“The two suspects and their group headquartered in the Villa Mutiara housing complex and who call themselves Anshar Daulah, along with hundreds of others declared allegiance to the caliphate or ISIS,” Merdisyam said, using another acronym for IS.

Since October last year, the group had held regular shooting and mountain-climbing exercises, he added.

“The Makassar branch of JAD is the most active among other JAD branches and has the strongest commitment to action both at home and abroad,” Muhammad Taufiqurrohman, a senior researcher at the Center for Radicalism and Deradicalization Studies (PAKAR), an Indonesian think-tank, told BenarNews.

“Some of its members went to Poso to help MIT, but many were arrested by police,” he said.

He was referring to members of the Eastern Indonesia Mujahideen group (MIT), a small pro-IS militant group, which has operated for years in Central Sulawesi province despite an ongoing joint manhunt for them by police and military personnel.  

According to PAKAR, the JAD group has branches in at least 13 Indonesian provinces. PAKAR estimates that JAD has fewer than 1,000 members.

Taufiqurrahman said at present the group had no overall leader after Aman Abdurrahman, who founded JAD, was sentenced to death by a Jakarta court in 2018 for his role in a January 2016 terrorist attack in Jakarta and other strikes.

Aman’s alleged successor, Zainal Anshori, was sentenced to seven years in prison in 2018.

Abu Bakar Bashir

In other news related to terrorism, Indonesian authorities are set to release radical cleric Abu Bakar Bashir from prison on Friday, after his 15-year sentence on terror-linked charges was cut for good behavior.

Bashir is the 82-year-old former spiritual leader of Jemaah Islamiyah, the Southeast Asian affiliate of the al-Qaeda global terror network that was blamed for Indonesia’s deadliest terrorist attack – the Bali bombings that killed 202 people in 2002 – and other bombings across Indonesia.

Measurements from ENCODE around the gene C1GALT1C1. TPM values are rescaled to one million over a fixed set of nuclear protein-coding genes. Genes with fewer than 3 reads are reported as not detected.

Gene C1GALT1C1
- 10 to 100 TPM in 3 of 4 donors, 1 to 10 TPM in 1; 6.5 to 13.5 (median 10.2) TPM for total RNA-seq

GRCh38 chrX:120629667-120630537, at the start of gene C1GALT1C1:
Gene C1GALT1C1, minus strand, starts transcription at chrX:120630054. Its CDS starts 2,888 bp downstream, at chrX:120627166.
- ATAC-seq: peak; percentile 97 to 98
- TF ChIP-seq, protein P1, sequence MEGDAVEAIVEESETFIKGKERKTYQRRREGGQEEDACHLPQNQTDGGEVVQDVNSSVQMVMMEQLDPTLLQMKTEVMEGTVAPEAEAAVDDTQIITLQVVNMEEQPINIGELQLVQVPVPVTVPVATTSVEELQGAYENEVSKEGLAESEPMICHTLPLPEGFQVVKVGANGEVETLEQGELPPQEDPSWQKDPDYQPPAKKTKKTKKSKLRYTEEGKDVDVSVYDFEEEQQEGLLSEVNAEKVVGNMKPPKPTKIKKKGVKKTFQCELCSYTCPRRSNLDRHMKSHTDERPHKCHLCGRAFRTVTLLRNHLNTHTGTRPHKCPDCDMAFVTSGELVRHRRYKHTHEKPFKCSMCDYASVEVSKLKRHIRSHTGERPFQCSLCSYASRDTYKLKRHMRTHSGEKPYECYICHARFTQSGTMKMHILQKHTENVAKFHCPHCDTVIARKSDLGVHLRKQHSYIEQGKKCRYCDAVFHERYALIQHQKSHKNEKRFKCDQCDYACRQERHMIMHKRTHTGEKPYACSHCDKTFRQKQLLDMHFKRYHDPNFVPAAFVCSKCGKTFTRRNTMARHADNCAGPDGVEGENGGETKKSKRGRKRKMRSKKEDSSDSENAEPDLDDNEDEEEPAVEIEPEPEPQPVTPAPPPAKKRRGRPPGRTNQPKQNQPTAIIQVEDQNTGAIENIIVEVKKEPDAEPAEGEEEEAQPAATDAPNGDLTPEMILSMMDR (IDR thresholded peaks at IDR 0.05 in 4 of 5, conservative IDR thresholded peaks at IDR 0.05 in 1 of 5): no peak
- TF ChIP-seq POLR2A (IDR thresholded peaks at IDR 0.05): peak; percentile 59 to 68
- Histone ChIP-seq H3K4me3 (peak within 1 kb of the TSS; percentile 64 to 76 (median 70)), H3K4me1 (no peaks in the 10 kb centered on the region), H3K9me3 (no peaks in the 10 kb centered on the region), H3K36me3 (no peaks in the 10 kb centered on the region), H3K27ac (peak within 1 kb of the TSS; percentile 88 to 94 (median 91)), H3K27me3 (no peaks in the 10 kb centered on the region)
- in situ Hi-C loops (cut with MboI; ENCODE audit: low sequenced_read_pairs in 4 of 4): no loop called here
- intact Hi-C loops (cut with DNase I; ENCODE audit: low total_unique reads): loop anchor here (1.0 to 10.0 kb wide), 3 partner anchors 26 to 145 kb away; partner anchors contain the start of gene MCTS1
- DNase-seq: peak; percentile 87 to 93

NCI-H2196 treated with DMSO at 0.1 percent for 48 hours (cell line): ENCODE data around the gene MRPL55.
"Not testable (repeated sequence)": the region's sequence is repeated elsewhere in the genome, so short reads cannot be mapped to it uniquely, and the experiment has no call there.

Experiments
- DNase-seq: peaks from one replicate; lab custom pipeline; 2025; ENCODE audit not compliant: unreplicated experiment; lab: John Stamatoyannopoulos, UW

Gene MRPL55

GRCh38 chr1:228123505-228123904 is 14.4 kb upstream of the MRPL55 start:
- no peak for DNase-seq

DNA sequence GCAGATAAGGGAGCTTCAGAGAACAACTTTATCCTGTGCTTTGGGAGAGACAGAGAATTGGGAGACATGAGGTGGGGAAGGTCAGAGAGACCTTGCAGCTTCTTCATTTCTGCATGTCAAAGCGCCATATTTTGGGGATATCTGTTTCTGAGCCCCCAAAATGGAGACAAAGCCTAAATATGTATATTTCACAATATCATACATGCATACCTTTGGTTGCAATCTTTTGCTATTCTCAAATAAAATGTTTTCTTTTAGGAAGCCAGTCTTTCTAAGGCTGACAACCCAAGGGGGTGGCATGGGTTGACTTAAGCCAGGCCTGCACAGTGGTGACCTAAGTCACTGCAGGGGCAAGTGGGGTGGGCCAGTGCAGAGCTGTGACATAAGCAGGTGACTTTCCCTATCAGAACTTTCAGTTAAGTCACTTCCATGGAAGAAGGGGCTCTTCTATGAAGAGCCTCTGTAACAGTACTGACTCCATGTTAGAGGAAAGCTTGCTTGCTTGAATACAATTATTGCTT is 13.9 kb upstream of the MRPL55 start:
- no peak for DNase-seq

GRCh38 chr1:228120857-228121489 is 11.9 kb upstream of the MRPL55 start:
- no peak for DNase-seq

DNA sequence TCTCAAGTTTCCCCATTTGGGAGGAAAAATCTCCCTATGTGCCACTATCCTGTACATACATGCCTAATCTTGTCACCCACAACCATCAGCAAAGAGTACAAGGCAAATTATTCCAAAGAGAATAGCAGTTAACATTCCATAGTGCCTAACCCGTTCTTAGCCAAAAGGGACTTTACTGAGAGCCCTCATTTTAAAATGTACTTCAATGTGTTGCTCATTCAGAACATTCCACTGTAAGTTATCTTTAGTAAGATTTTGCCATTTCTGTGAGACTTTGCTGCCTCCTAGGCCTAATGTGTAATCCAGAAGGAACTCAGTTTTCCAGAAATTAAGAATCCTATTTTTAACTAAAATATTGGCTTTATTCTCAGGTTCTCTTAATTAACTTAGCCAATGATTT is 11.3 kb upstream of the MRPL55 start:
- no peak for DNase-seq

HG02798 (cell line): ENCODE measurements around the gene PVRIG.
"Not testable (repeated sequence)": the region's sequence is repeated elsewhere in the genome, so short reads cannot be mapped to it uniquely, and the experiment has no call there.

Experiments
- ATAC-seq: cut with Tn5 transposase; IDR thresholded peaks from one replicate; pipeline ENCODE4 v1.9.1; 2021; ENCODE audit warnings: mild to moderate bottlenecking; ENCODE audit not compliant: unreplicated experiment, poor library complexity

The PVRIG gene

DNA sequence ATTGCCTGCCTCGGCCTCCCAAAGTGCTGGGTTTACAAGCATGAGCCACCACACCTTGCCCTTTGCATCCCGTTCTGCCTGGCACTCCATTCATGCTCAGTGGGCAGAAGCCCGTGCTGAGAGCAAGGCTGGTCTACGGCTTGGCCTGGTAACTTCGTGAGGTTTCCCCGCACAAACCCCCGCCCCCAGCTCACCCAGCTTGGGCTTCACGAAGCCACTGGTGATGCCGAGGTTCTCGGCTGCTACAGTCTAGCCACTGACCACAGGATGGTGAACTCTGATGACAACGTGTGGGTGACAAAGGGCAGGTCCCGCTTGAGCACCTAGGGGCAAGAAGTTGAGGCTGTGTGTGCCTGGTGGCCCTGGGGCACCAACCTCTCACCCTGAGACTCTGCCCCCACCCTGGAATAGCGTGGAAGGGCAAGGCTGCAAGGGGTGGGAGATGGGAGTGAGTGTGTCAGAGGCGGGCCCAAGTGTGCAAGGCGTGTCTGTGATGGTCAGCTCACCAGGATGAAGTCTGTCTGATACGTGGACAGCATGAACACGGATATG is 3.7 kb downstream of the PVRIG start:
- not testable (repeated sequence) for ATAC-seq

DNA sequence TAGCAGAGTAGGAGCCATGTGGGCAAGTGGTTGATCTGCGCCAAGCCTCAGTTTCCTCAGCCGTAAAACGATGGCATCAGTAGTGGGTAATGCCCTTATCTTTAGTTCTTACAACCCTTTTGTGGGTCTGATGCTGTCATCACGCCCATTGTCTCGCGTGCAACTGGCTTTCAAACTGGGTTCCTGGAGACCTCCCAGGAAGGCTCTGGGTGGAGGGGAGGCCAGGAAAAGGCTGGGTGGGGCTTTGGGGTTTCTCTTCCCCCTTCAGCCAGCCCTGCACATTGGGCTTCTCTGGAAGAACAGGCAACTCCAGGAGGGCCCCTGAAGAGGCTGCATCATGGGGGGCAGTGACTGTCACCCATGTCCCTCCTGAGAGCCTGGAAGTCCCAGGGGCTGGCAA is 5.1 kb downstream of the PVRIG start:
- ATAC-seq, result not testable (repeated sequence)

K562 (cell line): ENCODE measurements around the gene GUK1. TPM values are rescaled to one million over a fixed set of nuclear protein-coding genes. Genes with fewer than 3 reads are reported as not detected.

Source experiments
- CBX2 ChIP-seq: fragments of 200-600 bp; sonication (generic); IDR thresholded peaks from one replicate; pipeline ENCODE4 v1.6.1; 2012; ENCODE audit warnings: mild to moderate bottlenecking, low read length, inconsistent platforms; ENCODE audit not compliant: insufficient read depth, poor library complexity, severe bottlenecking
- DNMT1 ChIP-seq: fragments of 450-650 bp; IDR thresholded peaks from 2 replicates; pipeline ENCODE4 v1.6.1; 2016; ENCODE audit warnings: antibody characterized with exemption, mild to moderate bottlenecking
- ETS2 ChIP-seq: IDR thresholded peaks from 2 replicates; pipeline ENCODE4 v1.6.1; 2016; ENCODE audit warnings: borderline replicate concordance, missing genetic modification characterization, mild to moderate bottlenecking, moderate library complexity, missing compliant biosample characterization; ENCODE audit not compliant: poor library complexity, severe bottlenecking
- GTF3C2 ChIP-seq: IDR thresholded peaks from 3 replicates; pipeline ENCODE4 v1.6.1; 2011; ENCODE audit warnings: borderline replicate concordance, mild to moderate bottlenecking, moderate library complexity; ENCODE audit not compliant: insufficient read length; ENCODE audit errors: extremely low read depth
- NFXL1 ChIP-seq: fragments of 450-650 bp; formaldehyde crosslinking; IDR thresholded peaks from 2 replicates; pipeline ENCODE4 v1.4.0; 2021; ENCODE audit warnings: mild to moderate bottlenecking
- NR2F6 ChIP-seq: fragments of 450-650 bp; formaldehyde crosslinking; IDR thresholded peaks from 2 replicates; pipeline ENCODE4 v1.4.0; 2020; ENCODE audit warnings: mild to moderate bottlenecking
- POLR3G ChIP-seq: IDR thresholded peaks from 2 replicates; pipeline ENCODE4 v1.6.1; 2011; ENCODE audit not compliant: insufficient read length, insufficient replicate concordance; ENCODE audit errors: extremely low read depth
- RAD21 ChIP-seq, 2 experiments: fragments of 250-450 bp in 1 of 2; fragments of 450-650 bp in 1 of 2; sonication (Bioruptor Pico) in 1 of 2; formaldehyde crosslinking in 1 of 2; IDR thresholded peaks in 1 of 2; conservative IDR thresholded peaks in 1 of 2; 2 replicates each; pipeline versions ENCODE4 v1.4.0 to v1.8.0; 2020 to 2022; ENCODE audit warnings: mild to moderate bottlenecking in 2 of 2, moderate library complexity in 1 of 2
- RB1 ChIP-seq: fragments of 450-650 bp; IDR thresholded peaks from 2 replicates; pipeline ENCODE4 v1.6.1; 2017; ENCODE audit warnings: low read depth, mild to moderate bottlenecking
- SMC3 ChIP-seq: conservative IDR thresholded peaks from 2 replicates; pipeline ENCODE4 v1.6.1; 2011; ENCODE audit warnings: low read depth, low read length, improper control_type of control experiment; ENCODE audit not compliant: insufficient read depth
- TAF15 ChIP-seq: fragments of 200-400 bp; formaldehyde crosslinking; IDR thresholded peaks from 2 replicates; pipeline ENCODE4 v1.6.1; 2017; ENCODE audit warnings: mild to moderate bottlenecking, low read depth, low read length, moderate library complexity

Authorities never proved a link between Bashir and the Bali attacks of October 2002, but he was arrested in 2010 and a court found him guilty of helping fund a training camp for Islamic militants in Aceh province and inciting extremists to carry out attacks.

Mohammad Mahfud MD, Indonesia’s coordinating minister for political, legal and security affairs, said the government had a mechanism for monitoring former convicts like Bashir.

“It is Abu Bakar Bashir’s legal right to be freed because he has served his sentence in full,” Mahfud told reporters Wednesday.

Meanwhile, Australian Foreign Minister Marissa Payne said that freeing Bashir would distress the families and friends of Australians who were killed in the Bali bombings. Eighty-eight Australians died in the attack more than 18 years ago.

“Australia has always called for those involved to face tough, proportionate and just sentences,” the Sydney Morning Herald quoted Payne as saying on Wednesday.

“Decisions on sentencing are matters for the Indonesian justice system and we respect Indonesia’s sovereignty and the independence of its judiciary,” Payne said, adding, “Our embassy in Jakarta has made clear our concerns that such individuals be prevented from further inciting others to carry out future attacks against innocent civilians.”